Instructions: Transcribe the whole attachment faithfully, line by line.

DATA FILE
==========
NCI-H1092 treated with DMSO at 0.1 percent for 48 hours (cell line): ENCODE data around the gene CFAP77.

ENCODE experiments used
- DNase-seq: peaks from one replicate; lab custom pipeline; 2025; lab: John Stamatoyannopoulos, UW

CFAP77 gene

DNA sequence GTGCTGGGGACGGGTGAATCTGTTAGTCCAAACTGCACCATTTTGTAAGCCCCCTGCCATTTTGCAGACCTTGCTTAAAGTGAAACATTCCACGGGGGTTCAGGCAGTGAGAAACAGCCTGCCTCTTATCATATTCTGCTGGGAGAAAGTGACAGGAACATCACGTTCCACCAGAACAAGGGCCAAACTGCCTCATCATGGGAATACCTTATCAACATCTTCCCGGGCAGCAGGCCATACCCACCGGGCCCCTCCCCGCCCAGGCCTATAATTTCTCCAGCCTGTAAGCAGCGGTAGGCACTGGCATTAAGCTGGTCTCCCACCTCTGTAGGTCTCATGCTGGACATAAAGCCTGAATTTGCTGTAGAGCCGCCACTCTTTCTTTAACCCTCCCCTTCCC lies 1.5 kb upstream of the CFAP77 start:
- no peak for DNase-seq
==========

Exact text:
NCI-H1092 treated with DMSO at 0.1 percent for 48 hours (cell line): ENCODE data around the gene CFAP77.

ENCODE experiments used
- DNase-seq: peaks from one replicate; lab custom pipeline; 2025; lab: John Stamatoyannopoulos, UW

CFAP77 gene

DNA sequence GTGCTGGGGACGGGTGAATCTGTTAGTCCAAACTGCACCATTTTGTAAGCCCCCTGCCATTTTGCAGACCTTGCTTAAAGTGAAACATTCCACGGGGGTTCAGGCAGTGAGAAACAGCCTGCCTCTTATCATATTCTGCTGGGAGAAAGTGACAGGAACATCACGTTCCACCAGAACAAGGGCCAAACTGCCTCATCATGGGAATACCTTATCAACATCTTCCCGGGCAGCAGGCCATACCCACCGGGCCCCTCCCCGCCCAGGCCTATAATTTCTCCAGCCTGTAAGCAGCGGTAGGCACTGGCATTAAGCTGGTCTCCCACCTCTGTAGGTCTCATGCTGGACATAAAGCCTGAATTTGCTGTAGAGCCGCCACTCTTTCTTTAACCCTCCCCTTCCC lies 1.5 kb upstream of the CFAP77 start:
- no peak for DNase-seq